Funny how sometimes a post is so hard to write that it is necessary to step away, forget and then try it again. Sometimes, there is something more profund going on and it takes some soul searching to find out what is the matter and this particular post would be the case. I have always thought of myself as a pretty laid back parent (wait for it) when it comes to expectations. As long as my child is happy, I am also. Recently, I found out pretty early on, that this was not the case with soccer. My sweet super energetic and outgoing child, once he hit the soccer field became this shy, needy, and some times bawling kid. I literally wanted to crawl under a rock and die. This was not the behavior that I was used to and COME ON this was soccer. How could he not like it? There were so many family moments to enjoy, meeting other parents, rooting for the team, preparing the team snacks. Teammates, out doors and running, what is there not to like? Well, my son did not like it. In fact he felt overwhelmed with all the attention and kids. Looking back, I can't say I blame him, his whole existence has been with older people, family and at home in relatively quiet and serene settings. He went to playgrounds and play-dates but never at the level as soccer practice.
To my surprise, instead of all the positive images I had in my mind about how "OUR" experience would be with soccer, I found myself standing by the goal stand, holding my sons hand, wiping his face and trying very hard to be supportive. "No son, they are not trying purposely to hit you, No son everyone is not watching you, other than mommy and daddy. Try it, lets just defend and see what happens." I am half Argentine, this should count for something! My baby boy should be the star of the team, he should love this, he has it in his blood!
After two excruciating Saturdays, we really needed to think if it was worth it. Through it all, I didn't want my son to hate sports so we talked (my husband, the coach and I) and all agreed that we needed him to at least come to practice and be with his teammates, that giving up is not an option when things get hard or are unknown - that he needed to give it a try. We really did, there were Saturdays that I didn't want to go and felt embarrassed or sad. I wanted to stay home on my couch fiddling with my laptop. I reallized that not only was I having to overcome my motherly hangoups but also be a supportive mom at the same time. So there we were, holding hands right by the goalie and somehow by the end of the game we weren't holding hands anymore and he was less tense and happy to be there. There were parents that spoke to us and said that this is normal and it happen to their oldest or to their nephew. They grow out of it, it has to do with maturity, next spring will be better.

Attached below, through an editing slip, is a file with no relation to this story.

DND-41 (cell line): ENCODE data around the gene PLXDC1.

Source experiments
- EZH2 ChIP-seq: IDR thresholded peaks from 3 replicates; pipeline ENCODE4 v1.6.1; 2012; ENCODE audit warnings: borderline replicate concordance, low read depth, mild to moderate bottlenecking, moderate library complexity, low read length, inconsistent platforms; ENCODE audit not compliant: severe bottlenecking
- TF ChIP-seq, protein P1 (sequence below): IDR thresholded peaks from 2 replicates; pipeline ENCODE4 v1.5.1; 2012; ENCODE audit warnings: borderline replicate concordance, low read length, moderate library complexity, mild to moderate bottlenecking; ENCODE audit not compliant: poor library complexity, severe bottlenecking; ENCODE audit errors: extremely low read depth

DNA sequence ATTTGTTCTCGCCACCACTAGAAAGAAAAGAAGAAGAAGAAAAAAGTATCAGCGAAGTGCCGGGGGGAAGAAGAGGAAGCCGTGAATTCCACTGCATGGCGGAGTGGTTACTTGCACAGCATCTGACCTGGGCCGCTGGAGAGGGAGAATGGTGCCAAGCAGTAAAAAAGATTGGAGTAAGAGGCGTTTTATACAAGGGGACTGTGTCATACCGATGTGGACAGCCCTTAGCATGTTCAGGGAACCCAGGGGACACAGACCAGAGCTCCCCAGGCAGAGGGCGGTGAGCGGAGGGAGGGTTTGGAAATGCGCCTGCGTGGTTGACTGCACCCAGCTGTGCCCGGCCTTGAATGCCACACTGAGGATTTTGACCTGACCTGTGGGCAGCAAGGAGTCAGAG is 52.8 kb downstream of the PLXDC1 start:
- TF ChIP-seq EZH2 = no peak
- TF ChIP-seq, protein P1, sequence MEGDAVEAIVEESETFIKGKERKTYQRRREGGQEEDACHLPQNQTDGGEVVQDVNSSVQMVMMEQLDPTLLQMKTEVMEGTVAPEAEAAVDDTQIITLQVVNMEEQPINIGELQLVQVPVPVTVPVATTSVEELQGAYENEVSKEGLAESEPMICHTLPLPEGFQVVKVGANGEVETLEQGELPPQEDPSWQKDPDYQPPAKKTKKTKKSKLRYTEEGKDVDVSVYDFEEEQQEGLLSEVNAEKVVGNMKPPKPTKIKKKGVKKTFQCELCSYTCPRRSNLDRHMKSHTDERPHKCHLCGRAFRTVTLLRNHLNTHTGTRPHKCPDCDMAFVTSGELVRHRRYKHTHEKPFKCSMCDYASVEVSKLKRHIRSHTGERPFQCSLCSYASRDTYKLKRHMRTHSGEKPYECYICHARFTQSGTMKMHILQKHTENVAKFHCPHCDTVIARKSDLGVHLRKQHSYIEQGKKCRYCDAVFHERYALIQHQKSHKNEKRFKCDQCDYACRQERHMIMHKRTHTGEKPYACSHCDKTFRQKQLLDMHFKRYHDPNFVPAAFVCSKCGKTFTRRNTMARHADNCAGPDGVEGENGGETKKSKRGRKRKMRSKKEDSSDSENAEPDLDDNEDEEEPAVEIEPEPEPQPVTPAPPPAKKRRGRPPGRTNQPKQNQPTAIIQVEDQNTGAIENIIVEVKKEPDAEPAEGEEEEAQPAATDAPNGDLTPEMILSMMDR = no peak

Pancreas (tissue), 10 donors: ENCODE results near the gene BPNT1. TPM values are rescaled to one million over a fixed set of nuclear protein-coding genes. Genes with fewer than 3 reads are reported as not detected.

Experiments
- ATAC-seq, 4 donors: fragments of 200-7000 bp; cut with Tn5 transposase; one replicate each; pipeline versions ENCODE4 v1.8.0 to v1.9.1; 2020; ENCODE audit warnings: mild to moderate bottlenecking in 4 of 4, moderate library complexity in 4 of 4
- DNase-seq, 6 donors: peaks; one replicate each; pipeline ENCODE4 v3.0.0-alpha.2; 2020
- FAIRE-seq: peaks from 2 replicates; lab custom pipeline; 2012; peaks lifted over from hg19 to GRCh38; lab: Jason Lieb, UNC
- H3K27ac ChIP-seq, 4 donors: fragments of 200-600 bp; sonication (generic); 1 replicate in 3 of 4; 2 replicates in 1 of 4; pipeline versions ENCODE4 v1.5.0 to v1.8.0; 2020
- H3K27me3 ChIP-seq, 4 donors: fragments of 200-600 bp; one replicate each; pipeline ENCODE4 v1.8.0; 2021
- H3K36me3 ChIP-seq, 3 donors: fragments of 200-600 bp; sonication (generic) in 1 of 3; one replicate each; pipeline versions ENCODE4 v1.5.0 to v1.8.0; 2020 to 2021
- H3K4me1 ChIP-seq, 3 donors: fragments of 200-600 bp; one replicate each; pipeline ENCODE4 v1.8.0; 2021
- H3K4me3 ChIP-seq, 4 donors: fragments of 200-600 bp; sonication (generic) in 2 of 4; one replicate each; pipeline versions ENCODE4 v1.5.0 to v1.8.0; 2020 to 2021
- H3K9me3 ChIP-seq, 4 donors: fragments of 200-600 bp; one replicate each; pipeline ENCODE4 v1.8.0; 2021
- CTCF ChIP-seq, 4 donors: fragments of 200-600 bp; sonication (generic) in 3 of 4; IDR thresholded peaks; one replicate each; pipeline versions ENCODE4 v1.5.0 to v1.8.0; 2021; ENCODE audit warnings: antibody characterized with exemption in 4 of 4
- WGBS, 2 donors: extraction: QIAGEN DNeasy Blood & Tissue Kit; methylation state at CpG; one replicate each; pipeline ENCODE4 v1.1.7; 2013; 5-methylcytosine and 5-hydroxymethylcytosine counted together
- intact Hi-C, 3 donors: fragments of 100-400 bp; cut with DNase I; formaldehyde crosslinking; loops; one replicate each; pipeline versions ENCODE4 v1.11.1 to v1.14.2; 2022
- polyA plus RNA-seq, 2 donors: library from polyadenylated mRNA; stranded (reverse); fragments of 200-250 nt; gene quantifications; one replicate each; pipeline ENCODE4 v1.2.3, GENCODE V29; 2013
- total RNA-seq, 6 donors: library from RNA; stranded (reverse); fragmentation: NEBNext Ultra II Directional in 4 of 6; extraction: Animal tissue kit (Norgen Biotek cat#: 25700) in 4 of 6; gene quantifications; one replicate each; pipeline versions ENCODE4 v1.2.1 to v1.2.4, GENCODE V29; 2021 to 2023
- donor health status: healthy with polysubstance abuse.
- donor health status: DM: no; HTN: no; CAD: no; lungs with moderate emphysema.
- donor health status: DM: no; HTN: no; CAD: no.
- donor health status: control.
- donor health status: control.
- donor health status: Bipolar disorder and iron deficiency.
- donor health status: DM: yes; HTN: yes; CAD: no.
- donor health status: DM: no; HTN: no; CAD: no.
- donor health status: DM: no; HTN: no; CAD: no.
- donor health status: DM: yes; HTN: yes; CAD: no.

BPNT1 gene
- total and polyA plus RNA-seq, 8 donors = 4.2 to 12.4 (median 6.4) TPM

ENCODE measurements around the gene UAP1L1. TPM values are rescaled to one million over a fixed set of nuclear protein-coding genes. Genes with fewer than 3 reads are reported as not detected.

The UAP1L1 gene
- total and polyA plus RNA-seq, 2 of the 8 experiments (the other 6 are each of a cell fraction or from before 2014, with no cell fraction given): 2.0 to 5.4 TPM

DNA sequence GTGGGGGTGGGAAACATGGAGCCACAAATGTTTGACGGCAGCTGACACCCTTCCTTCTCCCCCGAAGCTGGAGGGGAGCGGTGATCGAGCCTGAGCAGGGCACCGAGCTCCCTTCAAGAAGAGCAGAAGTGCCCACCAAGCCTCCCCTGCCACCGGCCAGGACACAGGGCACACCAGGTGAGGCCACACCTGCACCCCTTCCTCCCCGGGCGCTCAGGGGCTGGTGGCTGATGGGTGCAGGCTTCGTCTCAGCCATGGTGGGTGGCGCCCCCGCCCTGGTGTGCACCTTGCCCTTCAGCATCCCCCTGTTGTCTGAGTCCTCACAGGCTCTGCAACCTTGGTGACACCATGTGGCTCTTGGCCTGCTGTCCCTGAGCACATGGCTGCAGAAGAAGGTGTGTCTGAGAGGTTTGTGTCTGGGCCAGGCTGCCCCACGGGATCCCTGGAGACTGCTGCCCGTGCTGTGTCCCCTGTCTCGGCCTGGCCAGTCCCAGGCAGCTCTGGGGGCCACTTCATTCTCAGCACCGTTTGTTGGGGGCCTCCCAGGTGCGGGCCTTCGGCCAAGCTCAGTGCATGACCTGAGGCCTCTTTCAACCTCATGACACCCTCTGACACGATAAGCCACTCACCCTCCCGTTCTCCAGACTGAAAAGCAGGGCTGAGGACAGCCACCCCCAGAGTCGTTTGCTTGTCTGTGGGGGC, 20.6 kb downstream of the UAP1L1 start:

Funny how as parents, we promise ourselves that we will not make the same mistakes our parents made. We harp on the bad, make lists and mental images of practically every horrifying moment of our childhood. And then we become our worst enemy. We turn into what we promised ourselves we wouldn't, how does that make any sense? One of the things that I blame my parents for is their expectations. It was so hard to make everyone happy and it still is. I didn't want to be that mother, but here I am 3 years into it finding out that I am and for all the wrong reasons. After all three of us made a sincere effort to try this out and when it got too cold, we decided that it was time to hang in the towel. We taught him that you dont give up at first but I am hoping that we also taught him that if you are unhappy with something in your life you need to let it go and start over.
My love for soccer keeps a flicker of hope that maybe next fall...who knows.